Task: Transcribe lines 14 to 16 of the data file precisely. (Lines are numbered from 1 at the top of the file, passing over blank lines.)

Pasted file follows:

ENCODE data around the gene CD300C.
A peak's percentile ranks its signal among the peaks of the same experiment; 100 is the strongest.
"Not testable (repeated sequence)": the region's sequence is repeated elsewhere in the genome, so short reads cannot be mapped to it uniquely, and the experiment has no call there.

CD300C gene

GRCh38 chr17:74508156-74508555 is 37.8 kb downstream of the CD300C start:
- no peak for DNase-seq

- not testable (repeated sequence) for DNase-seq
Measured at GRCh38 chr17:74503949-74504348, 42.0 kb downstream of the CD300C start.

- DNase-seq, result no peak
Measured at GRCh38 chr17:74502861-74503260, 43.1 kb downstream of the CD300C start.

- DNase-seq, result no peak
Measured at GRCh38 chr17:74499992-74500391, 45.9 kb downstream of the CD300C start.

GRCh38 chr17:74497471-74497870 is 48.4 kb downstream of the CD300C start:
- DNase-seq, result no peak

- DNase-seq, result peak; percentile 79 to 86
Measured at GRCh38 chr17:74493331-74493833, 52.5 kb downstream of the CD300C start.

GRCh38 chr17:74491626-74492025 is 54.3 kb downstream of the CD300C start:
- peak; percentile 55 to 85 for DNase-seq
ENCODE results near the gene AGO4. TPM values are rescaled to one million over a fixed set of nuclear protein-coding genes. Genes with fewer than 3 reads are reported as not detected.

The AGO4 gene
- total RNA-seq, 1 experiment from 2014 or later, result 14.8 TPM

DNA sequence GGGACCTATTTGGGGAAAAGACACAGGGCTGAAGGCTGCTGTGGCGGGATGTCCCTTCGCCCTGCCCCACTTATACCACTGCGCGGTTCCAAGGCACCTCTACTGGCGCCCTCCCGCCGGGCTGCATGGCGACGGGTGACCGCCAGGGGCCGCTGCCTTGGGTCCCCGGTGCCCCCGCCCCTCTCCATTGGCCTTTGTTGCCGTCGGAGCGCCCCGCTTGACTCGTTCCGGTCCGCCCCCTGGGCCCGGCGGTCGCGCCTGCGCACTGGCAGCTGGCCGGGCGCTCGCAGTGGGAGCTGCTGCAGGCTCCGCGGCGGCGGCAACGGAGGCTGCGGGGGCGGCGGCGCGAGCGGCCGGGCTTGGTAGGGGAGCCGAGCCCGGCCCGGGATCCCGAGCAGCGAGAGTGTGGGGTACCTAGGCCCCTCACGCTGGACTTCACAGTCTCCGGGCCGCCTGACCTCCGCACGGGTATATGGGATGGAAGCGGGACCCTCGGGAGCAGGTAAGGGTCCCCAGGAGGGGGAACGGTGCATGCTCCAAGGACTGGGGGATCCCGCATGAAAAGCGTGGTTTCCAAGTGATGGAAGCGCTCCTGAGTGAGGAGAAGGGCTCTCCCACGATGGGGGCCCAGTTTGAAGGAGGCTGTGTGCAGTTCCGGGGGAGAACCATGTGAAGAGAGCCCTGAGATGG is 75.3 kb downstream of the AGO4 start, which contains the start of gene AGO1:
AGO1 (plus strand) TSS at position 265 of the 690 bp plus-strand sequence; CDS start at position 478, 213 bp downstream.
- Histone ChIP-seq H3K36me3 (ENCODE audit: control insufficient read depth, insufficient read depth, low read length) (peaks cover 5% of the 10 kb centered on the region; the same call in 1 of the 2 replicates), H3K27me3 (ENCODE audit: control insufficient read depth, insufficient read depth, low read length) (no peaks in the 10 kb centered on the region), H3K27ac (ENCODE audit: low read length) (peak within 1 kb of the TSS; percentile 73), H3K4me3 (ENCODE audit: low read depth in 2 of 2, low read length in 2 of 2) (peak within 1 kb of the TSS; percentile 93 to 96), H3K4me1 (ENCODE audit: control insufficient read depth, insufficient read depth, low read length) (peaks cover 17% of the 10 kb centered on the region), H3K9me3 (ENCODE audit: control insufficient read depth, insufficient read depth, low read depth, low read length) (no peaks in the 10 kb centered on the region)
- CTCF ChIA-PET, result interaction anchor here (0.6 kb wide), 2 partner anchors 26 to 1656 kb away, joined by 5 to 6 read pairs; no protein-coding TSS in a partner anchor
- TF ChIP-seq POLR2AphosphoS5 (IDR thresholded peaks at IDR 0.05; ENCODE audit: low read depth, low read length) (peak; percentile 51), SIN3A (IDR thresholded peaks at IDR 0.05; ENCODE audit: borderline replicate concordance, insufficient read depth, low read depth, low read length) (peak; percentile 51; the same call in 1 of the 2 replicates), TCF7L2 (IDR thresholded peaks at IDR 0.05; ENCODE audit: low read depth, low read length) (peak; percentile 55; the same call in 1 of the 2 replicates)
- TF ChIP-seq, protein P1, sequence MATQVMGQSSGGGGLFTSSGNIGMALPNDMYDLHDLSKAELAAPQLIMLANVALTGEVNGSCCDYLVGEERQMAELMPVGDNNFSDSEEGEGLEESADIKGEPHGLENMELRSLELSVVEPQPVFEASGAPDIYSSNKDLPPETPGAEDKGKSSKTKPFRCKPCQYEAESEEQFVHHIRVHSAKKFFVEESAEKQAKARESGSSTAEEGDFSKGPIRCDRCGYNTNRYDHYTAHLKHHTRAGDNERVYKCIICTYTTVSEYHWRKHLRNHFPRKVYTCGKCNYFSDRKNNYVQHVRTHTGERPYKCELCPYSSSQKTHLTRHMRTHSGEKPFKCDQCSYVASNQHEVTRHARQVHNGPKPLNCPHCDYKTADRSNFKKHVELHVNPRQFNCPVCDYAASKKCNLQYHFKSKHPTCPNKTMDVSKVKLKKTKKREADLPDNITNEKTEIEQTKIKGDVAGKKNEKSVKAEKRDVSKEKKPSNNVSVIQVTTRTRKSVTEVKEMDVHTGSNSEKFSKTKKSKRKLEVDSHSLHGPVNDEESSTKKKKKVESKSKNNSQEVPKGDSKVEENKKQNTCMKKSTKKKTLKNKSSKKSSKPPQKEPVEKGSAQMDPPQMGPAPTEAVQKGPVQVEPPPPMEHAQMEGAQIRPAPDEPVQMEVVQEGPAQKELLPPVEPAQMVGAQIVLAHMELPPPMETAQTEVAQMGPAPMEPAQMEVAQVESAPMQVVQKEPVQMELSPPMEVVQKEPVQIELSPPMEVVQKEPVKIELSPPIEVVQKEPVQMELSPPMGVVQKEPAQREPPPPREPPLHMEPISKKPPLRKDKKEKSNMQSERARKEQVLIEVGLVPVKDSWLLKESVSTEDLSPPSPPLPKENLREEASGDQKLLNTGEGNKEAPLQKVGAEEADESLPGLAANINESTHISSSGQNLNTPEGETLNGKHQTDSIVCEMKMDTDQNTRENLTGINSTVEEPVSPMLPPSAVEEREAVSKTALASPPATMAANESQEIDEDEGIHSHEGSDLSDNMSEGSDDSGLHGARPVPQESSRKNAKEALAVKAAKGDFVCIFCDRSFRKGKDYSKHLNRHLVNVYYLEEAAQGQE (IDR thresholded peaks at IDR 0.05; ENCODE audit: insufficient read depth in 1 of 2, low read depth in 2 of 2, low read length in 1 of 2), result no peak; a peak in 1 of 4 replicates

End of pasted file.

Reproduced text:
- DNase-seq, result no peak

- DNase-seq, result peak; percentile 79 to 86
Measured at GRCh38 chr17:74493331-74493833, 52.5 kb downstream of the CD300C start.